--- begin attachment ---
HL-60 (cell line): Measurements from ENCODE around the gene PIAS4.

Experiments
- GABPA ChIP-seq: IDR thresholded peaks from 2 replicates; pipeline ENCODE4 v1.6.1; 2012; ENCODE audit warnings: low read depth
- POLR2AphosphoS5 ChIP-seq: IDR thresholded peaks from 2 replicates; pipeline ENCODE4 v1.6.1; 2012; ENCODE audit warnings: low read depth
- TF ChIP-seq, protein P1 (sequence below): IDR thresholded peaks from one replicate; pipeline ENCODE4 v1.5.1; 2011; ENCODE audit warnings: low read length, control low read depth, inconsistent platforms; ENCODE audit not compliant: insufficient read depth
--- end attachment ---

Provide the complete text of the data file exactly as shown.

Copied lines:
HL-60 (cell line): Measurements from ENCODE around the gene PIAS4.

Experiments
- GABPA ChIP-seq: IDR thresholded peaks from 2 replicates; pipeline ENCODE4 v1.6.1; 2012; ENCODE audit warnings: low read depth
- POLR2AphosphoS5 ChIP-seq: IDR thresholded peaks from 2 replicates; pipeline ENCODE4 v1.6.1; 2012; ENCODE audit warnings: low read depth
- TF ChIP-seq, protein P1 (sequence below): IDR thresholded peaks from one replicate; pipeline ENCODE4 v1.5.1; 2011; ENCODE audit warnings: low read length, control low read depth, inconsistent platforms; ENCODE audit not compliant: insufficient read depth